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To be upset by my neices's behaviour.

(13 Posts)
pinkdolly Sun 01-Nov-09 10:36:06

First some background info. Dn is my dh's brother's girl from a previous relationship. She comes from a soemwhat brokenand dysfunctional home. There are too many things to go into now. She is 13 next week and we have been having her over here requarly for a while now. To try and bring some normality and structure into her life.

We try and help her out as much as we can. Her relationship with her mum is often fraught and rocky. Both mum and dn have anger issues. Dn went to several primary schools and is currently on her 2nd secondary school claiming she has been the victim of bullying (I am not disputing this, I just dont think she handles situations very well with her temper). She now doesn't want to go back to this secondary school for the same reason.

Anyway that again, is another story.

Both dh and myself have put ourselves out for her- we love her and worry about her so why wouldn't we.

She stayed with us all half term week and on thursday we let her have a sleepover (at her request) with other kids from our church (she gets on really well with them).

Dh gave them a £5 to go get some junk food from the shops in the evenng (they were the last to leave the house). On friday morning as we went to get our own kids in the car ages (7,6,3 7 months) we found an un-used condem stuck to the car window (pretty gross). We naturally presumed that it was kids off the estate messing about.

After dn had gone home, however, I found an empty condom wrapper in the room she had slept in. It was one of mine and dh from a drawer in my room. So she must have gone in snooping through my stuff and found them and stole one.

Dh spoke to one of the other girls from the sleepover about it and she confirmed that it was my niece (now we know all this other girls very well, and they would never go through my stuff and pinch things).

I do know that in dn house, her mum and herself are always pinching each others things, whether it be clothes or hair straigtners. etc, etc.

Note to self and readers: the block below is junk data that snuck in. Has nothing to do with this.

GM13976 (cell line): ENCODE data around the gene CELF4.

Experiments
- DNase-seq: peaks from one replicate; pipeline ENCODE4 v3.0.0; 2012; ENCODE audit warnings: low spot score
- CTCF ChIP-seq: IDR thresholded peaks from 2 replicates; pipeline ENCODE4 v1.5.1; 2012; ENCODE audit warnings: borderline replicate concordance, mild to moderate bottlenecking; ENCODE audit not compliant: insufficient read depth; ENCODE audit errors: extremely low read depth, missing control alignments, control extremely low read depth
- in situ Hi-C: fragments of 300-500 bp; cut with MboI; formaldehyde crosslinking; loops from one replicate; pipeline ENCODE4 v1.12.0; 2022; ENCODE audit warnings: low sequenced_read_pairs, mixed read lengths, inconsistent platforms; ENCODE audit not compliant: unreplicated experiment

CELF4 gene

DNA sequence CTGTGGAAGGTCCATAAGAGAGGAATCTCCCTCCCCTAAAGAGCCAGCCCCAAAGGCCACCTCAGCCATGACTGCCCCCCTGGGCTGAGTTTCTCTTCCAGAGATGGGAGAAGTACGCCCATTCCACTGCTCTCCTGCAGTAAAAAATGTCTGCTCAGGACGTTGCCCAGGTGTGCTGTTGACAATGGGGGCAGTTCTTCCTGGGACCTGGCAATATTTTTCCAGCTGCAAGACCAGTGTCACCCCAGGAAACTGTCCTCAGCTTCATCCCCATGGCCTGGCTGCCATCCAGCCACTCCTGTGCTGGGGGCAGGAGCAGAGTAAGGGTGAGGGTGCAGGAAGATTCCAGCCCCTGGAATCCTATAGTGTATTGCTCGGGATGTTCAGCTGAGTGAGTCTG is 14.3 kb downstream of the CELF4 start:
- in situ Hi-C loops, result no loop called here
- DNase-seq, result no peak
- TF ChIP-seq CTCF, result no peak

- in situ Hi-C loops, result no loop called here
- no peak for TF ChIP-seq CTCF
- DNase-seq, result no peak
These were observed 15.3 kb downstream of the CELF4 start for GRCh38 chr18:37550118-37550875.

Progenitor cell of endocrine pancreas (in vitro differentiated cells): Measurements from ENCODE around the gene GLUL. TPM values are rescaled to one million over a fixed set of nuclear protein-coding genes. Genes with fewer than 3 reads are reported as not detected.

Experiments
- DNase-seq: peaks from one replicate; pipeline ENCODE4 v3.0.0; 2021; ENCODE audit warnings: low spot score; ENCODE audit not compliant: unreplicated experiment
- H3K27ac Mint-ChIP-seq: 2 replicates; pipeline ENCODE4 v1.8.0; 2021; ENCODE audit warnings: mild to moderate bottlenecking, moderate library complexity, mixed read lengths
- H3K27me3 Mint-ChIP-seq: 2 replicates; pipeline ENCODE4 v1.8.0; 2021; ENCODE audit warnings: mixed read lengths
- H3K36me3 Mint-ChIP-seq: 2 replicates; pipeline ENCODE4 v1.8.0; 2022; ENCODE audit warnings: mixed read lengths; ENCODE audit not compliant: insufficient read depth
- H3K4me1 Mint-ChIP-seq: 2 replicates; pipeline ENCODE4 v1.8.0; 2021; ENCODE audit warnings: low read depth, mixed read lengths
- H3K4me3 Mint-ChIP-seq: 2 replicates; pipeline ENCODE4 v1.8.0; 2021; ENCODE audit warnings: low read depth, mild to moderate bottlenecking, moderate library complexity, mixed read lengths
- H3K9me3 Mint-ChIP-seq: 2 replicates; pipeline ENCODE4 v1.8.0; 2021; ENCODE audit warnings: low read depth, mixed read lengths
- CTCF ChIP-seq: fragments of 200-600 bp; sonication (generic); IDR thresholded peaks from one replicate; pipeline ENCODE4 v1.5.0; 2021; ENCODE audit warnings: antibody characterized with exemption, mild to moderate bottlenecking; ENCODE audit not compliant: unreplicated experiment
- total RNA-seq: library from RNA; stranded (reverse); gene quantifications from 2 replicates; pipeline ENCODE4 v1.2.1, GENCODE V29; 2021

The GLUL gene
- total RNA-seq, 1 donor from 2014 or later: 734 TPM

But I feel that this is an invasion of my privacy. I feel raelly upset by this as I thought we were getting through to her and trying to teach her to respect people a bit more.

Further more, on the friday morning I had a £20 in my purse and after she went I found it gone. Now I dont know if she took it and I doubt she would tell me. But I just feel really used and upset.

Am I taking it to heart too much? I mean she has issues and isnt being brought up in the best environment at home. But she has always been lovely to us.

Dh and I are going to have a face to face talk to her when we see her next. But I dont want to scare her off either. She really needs some positive input right now.
What would you do?

Tryharder Sun 01-Nov-09 10:39:33

YANBU. You should have it out with her and quickly and get your brother and his ex involved. You are doing her no favours by tolerating this.

thisisyesterday Sun 01-Nov-09 10:40:19

i think i would put it down to silly 13 year old behaviour tbh/

I can remember at similar age (maybe a little younger) going into my mum and dads room and snooping around. simply because i was not really supposed to be in there and was really curious and they had all kinds of interesting stuff in their cupboards!

i am guessing maybe it's a similar thing? and she got carried away and thought it would b e funny/impress the other girls?

i think iw ould just say to her look, this is how it is. i found the condom on the car, i found the wrapper in your room. there is also £20 missing from my purse.
then explain again that you don't expect her to take things without asking and you don't want her just going into your room without asking either.

see what she says.

thisisyesterday Sun 01-Nov-09 10:42:09

actually, another thought...
when i was younger i used to do naughty things to kind of test my parents. if they forgave me and were nice to me it meant they loved me. if they were really cross it proved they didn't

stupid i know, but it made sense in my mind at the time. I wonder if she is doing things like this because she doesn't get enough positivity and a feeling of being loved by her mother? (projecting wildly here but you said relationship with mum wasn't fabulous)

VinegarTits Sun 01-Nov-09 10:42:43

I think you should be talking to your BIL, who should then be talking to his DD about respecting other peoples property, you are not the ones who should be disciplining or having face to face talks with her, your BIL should be doing this and he should make her apologise

pjmama Sun 01-Nov-09 10:42:51